Named Graham, the sculpture features a number of bizarre bodily changes, including a massive chest, no neck and extra nipples designed to replicate airbags and protect the rib cage during an accident.
It is hoped the sculpture will help people to realise just how vulnerable their own bodies are and was designed by Australian road safety organisation, Transport Accident Commission (TAC) in Victoria.
Joe Calafiore, TAC chief executive, said that the science of human vulnerability is the focus of Victoria’s Towards Zero campaign to reduce road accidents and their consequences.
RELATED CONTENT: MOT tester training revised in bid to boost road safety
He said: “People can survive running at full pace into a wall, but when you’re talking about collisions involving vehicles, the speeds are faster, the forces are greater and the chances of survival are much slimmer.
“Cars have evolved a lot faster than humans and Graham helps us understand why we need to improve every aspect of our roads system to protect ourselves from our own mistakes.”
Graham was designed by the state of Victoria’s TAC, alongside leading trauma surgeon Christian Kenfield, crash investigation expert David Logan and world-renowned Melbourne sculptor Patricia Piccinini.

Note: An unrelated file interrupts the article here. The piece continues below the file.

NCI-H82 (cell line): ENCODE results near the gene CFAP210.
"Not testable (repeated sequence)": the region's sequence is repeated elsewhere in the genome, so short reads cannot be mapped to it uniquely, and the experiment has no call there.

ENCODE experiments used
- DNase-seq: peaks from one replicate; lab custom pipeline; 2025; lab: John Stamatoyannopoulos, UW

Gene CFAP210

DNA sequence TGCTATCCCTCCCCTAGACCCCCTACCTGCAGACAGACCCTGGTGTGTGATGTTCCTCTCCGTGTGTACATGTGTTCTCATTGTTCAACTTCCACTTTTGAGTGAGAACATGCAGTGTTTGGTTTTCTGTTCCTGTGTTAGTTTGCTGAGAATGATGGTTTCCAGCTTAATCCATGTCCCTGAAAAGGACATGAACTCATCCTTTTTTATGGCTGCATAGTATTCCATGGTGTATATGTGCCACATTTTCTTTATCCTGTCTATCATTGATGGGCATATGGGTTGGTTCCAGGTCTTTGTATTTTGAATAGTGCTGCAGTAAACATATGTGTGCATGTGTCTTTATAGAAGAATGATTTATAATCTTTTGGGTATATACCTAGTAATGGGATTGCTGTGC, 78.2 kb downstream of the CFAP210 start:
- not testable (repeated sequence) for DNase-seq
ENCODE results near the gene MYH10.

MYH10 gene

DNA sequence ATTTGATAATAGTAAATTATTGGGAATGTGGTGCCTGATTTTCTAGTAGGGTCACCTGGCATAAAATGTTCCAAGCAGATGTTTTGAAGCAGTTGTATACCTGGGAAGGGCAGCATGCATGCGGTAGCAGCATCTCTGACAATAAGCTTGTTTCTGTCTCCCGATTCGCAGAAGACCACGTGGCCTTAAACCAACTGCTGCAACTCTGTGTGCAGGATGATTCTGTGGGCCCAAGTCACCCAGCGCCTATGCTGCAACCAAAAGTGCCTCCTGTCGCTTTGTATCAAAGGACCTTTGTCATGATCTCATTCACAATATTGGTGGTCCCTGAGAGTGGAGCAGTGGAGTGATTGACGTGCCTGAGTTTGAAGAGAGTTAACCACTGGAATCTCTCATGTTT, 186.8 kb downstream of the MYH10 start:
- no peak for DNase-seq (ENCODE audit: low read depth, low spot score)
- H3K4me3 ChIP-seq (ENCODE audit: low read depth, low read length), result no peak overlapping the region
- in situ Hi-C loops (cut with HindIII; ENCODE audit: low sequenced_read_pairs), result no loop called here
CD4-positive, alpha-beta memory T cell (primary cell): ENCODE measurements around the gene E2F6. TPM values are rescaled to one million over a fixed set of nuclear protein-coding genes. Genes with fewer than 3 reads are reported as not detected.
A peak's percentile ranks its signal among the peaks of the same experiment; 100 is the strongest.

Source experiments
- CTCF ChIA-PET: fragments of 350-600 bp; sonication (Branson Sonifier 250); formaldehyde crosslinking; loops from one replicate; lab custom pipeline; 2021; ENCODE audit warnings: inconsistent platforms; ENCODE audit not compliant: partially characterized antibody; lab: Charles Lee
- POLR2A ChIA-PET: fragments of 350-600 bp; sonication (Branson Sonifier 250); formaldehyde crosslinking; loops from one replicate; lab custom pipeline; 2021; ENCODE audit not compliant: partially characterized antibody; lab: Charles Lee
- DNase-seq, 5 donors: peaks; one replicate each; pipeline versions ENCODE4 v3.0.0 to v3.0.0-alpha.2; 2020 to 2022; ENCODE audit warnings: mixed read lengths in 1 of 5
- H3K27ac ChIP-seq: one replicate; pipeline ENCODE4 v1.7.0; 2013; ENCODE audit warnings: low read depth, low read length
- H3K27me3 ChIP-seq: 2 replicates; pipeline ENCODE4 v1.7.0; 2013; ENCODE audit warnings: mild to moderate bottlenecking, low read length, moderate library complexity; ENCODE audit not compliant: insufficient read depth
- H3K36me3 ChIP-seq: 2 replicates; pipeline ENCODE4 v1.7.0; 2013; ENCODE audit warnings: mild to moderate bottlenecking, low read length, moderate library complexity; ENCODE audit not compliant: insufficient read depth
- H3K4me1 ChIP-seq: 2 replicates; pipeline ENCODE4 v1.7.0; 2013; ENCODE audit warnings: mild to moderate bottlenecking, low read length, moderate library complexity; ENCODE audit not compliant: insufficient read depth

Mr Calafiore added: “We have to accept people will always make mistakes, but modern vehicle safety technology and safe road design can drastically reduce the forces involved when a crash happens, making them more survivable.
“By making people confront the reality of their own vulnerability, Graham helps us to consider our own roles in road safety and how our own choices can protect us in the event of a mistake,” he said.
A recent spell of sunny weather has seen a rise in traffic accidents and breakdowns causing havoc on roads across the UK.
RAC research shows that as the heatwave took hold earlier this month - sending temperatures in many parts surging well past the 30C mark - there was a 44% increase in the number of road accidents.
Pete Williams, spokesman for the RAC Traffic Watch, said the spate of accidents is a “major cause for concern”.